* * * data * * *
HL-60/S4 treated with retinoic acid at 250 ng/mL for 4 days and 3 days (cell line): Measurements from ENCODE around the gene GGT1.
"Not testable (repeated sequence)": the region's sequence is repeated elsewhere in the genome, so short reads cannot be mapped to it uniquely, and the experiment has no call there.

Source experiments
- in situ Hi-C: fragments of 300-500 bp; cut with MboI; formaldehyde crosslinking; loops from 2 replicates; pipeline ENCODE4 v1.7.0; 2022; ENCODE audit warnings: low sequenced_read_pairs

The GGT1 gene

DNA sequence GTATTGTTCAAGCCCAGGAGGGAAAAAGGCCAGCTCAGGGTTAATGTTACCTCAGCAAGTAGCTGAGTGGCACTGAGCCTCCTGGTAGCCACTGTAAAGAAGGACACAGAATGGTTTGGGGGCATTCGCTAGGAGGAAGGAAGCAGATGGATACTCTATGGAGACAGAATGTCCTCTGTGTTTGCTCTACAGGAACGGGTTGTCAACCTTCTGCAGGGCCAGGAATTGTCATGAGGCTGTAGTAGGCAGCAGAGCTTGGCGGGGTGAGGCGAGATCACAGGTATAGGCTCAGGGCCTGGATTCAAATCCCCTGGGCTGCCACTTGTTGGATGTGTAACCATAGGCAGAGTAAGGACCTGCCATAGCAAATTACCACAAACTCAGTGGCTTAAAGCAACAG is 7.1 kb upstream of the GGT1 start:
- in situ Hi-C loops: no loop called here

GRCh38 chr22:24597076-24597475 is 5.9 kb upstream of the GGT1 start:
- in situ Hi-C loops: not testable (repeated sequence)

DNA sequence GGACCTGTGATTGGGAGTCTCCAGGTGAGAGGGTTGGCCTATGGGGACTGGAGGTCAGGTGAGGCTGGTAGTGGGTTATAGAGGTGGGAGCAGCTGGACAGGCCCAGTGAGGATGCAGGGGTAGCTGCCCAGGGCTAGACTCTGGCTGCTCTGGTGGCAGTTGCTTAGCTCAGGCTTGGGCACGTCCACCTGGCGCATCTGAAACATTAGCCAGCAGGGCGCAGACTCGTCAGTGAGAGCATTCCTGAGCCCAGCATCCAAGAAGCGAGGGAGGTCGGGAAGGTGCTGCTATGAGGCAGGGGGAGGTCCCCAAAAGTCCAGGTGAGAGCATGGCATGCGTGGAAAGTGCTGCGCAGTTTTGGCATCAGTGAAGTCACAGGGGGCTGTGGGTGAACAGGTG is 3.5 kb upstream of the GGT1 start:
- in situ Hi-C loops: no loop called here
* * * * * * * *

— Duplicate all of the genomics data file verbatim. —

HL-60/S4 treated with retinoic acid at 250 ng/mL for 4 days and 3 days (cell line): Measurements from ENCODE around the gene GGT1.
"Not testable (repeated sequence)": the region's sequence is repeated elsewhere in the genome, so short reads cannot be mapped to it uniquely, and the experiment has no call there.

Source experiments
- in situ Hi-C: fragments of 300-500 bp; cut with MboI; formaldehyde crosslinking; loops from 2 replicates; pipeline ENCODE4 v1.7.0; 2022; ENCODE audit warnings: low sequenced_read_pairs

The GGT1 gene

DNA sequence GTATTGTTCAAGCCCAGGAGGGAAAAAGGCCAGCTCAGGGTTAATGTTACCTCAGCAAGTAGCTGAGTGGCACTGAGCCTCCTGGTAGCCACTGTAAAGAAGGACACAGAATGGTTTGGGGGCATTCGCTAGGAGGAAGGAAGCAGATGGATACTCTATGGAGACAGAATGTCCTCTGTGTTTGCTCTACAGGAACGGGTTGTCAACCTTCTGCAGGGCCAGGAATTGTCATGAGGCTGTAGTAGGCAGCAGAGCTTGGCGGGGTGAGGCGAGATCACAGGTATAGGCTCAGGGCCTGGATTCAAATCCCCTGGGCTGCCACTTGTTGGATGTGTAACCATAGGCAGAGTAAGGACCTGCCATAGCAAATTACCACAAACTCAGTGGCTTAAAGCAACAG is 7.1 kb upstream of the GGT1 start:
- in situ Hi-C loops: no loop called here

GRCh38 chr22:24597076-24597475 is 5.9 kb upstream of the GGT1 start:
- in situ Hi-C loops: not testable (repeated sequence)

DNA sequence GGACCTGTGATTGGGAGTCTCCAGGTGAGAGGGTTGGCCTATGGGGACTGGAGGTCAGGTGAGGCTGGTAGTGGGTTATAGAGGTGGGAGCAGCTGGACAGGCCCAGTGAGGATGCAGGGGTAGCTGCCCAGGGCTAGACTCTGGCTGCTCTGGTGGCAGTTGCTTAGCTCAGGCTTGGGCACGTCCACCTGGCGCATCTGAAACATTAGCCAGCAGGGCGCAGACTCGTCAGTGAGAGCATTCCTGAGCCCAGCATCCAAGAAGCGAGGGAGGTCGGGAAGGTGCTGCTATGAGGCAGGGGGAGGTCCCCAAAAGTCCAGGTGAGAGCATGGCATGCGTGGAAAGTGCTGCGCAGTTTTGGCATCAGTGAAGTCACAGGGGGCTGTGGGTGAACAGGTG is 3.5 kb upstream of the GGT1 start:
- in situ Hi-C loops: no loop called here